You’ve seen the photo on the internet – an older man clad in a Trump shirt standing next to his daughter, who glares in her Bernie t-shirt. It’s an odd contrast to see extreme conservatism next to extreme liberalism, but many Northwestern students are in this same boat.
Guess who's paying taxes https://t.co/5c6D4pK6mN— Pigeon Today (@PigeonToday) April 5, 2016
Communication freshman Rob Mayo is one of those students. Although he grew up in a conservative Mormon home, he found himself to be much more liberal than his parents.
“I didn’t know my parents’ politics until I knew my own. All of a sudden they would say something and I’d be like ‘Oh my god, you think that?’” Mayo said. “When the officer who shot Mike Brown wasn’t indicted and there were protests everywhere, they were like ‘This is ridiculous!’ towards the protestors.”
Mayo cites the website Tumblr as his gateway to more liberal thought.
“My parents aren’t aware of the history of colonialism, imperialism and exploitation that defines the world we live in today. I honestly think they don’t know anything about that,” Mayo said.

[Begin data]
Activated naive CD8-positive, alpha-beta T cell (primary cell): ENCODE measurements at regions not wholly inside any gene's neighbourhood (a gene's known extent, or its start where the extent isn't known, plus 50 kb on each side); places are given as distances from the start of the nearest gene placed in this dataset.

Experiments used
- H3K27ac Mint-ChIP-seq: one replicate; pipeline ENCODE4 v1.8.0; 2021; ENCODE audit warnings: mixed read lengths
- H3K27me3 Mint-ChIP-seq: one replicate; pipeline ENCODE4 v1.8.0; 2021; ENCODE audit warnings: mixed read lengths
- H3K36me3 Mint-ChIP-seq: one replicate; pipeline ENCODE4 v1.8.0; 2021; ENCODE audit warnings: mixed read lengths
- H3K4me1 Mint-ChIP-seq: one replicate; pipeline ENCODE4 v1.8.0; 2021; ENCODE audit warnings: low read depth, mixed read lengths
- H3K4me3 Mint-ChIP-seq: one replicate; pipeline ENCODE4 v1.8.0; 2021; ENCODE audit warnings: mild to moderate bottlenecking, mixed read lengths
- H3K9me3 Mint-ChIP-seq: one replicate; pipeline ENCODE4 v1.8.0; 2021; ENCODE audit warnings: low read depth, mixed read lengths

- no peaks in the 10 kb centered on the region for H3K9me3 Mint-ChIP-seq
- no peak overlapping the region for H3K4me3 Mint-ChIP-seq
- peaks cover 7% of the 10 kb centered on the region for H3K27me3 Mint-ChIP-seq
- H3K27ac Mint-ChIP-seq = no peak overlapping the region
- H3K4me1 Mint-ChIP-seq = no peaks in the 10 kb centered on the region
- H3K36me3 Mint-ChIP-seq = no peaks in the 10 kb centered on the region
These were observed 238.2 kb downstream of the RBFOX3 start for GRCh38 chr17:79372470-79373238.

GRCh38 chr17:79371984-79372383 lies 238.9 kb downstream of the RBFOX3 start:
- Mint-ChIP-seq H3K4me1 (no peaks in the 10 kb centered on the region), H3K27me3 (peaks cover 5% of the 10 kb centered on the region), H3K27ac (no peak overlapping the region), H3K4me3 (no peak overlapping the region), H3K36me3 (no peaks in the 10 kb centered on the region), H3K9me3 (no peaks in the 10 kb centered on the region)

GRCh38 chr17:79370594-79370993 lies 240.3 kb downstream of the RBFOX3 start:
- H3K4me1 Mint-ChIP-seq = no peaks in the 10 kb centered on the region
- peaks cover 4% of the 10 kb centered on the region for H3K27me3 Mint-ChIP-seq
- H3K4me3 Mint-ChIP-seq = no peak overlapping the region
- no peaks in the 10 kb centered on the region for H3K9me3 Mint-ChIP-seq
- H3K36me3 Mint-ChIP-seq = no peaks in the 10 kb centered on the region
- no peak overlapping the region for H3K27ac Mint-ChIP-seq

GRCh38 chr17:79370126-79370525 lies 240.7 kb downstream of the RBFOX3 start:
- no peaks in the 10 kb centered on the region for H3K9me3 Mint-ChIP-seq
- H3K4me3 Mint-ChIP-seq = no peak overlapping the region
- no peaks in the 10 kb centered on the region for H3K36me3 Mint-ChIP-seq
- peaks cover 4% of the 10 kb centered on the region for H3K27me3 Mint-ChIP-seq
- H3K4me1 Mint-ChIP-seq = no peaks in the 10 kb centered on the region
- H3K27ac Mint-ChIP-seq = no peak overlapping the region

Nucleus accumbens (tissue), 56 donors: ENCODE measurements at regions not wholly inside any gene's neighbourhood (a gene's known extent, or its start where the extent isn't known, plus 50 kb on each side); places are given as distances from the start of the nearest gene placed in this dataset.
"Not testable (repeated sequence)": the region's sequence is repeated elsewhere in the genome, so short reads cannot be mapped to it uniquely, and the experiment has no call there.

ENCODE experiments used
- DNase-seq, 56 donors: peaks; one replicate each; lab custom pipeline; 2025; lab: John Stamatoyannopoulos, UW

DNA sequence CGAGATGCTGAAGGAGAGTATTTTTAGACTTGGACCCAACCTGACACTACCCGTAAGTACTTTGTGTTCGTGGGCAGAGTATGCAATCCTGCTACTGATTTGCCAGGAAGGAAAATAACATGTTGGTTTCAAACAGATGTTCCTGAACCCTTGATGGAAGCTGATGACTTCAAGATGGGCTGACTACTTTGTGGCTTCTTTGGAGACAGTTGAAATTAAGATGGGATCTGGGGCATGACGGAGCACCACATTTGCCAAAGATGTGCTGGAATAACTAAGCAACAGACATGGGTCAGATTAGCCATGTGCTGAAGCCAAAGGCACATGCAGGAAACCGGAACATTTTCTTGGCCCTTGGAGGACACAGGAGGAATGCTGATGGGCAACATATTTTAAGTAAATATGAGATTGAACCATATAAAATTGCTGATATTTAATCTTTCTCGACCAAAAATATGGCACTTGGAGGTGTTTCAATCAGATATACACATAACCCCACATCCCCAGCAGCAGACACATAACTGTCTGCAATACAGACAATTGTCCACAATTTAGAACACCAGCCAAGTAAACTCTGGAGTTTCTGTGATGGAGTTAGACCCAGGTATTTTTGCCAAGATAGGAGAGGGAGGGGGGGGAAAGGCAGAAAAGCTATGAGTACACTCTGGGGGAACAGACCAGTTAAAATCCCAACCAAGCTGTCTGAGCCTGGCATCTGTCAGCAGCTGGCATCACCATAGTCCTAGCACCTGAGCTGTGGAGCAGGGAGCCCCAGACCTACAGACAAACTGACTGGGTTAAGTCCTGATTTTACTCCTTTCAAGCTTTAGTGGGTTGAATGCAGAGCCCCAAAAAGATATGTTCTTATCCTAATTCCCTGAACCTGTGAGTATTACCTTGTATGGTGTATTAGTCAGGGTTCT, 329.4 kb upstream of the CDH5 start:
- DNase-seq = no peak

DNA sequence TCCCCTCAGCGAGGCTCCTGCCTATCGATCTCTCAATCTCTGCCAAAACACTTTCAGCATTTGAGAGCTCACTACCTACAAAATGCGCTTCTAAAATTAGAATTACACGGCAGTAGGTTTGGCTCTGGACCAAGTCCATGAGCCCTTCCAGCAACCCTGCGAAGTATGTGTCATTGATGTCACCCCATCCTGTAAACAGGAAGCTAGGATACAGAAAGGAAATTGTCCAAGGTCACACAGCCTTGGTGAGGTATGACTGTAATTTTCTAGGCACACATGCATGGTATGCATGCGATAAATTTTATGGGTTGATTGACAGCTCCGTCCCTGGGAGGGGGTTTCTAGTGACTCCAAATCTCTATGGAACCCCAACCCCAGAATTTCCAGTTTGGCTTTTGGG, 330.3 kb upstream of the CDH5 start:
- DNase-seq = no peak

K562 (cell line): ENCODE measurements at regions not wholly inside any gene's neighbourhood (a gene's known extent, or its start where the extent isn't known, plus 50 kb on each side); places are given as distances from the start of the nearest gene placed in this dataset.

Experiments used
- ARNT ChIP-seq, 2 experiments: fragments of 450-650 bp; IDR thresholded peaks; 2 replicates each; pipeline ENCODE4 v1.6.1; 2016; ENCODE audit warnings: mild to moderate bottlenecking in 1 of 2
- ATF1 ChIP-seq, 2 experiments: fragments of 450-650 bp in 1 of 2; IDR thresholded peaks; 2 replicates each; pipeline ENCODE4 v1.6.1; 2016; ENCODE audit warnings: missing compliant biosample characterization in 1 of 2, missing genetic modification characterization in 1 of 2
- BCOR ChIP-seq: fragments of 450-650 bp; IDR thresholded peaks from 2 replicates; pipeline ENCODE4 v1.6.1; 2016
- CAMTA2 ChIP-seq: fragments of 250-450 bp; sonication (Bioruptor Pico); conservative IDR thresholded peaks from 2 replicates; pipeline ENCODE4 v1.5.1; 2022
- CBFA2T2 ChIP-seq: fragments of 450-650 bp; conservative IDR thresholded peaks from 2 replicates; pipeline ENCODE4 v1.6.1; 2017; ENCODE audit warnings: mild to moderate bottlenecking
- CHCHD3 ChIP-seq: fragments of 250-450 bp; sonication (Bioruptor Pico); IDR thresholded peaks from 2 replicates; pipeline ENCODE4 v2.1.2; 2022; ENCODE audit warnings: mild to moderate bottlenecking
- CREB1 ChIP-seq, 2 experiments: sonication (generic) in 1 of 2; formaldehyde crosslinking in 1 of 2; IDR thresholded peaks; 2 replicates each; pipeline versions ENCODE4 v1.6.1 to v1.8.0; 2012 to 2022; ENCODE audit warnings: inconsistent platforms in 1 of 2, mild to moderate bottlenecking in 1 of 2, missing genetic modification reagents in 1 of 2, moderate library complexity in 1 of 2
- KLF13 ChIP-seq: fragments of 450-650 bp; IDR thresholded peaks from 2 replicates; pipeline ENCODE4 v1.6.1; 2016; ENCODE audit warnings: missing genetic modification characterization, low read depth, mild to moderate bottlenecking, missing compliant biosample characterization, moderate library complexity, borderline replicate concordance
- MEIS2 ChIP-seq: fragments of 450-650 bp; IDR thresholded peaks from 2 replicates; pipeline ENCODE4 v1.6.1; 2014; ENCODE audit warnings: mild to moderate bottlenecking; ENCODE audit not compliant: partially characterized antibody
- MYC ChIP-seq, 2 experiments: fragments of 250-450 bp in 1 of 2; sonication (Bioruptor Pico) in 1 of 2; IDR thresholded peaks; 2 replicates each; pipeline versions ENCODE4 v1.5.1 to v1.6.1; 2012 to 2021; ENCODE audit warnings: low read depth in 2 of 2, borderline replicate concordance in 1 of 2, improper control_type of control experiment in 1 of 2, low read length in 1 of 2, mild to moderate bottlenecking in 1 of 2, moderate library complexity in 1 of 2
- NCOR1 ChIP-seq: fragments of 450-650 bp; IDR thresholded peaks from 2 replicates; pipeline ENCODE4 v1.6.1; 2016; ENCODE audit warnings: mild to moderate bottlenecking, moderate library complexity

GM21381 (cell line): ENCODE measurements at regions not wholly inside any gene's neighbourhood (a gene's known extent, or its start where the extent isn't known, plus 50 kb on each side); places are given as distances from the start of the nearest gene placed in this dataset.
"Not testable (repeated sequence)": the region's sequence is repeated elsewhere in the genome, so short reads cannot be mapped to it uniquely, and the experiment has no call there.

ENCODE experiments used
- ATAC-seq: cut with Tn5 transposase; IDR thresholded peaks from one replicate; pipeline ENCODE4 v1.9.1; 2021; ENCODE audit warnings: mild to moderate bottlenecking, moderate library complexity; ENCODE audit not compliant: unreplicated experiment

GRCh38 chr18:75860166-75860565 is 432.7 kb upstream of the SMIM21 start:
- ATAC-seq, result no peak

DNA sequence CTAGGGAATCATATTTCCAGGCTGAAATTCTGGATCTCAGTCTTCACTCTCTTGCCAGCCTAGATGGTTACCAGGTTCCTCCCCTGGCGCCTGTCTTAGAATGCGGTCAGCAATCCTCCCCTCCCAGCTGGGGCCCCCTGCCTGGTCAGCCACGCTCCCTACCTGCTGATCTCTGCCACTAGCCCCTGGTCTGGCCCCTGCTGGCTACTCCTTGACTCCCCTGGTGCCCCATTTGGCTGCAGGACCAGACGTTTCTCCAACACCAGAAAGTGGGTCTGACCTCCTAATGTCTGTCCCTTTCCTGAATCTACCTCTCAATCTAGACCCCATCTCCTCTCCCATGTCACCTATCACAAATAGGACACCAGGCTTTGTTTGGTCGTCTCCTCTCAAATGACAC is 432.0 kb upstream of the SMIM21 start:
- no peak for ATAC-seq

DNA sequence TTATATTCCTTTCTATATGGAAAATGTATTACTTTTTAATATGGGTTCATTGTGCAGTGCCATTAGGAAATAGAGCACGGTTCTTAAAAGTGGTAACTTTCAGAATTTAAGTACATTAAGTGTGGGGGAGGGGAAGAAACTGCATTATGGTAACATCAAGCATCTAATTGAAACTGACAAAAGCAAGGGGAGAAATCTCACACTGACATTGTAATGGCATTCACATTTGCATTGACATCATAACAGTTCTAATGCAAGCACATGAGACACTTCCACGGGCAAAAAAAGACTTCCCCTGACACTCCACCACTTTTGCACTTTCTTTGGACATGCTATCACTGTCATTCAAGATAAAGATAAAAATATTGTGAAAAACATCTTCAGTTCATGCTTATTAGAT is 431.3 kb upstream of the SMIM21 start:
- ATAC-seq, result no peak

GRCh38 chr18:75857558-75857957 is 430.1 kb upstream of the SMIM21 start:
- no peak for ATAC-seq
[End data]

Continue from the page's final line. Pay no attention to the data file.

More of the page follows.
Yet Mayo is not an anomaly. According to a study published by the American Sociological Association in November, 51 percent of children misperceive or reject their parents’ political beliefs. A common belief that parents who discuss their political beliefs will transmit them to their children was found false; in fact, discussion could lead to argument just as much as agreement.
As Derek Thompson writes in The Atlantic, the vast majority of youth lean to the left for multiple reasons. First, younger people are often more liberal than their parents. Second, minority groups tend to be left-leaning, and the under-30 generation is the most ethnically diverse one yet. However, Thompson also writes that young white men and women are also more liberal than parents, especially on LGBT+ rights, marijuana legalization and immigration reform.
But not all students differ so intensely from their parents in political beliefs. Generation Y still holds almost identical views on gun rights and abortion as their parents.
“My dad grew up on welfare, and he has relatives who had taken advantage of the system and tried taking advantage of him. So now he’s a Republican,” said a Communication freshman who requested anonymomity to avoid disclosing her political views publicly. “My dad was very concerned about sending me here. He said would stop paying for my college tuition if I became a liberal."
In general, she tries to avoid discussing politics with her family.
However, she knows she doesn’t want Donald Trump as president, while her parents have voiced that they would vote for him over Hillary Clinton or Bernie Sanders. She said it's probably not worth convincing them to do otherwise.
"Growing up in such a progressive place, it doesn’t really matter, because whether you’re a Democrat or Republican, everybody’s already pretty stuck in their own ways," she said.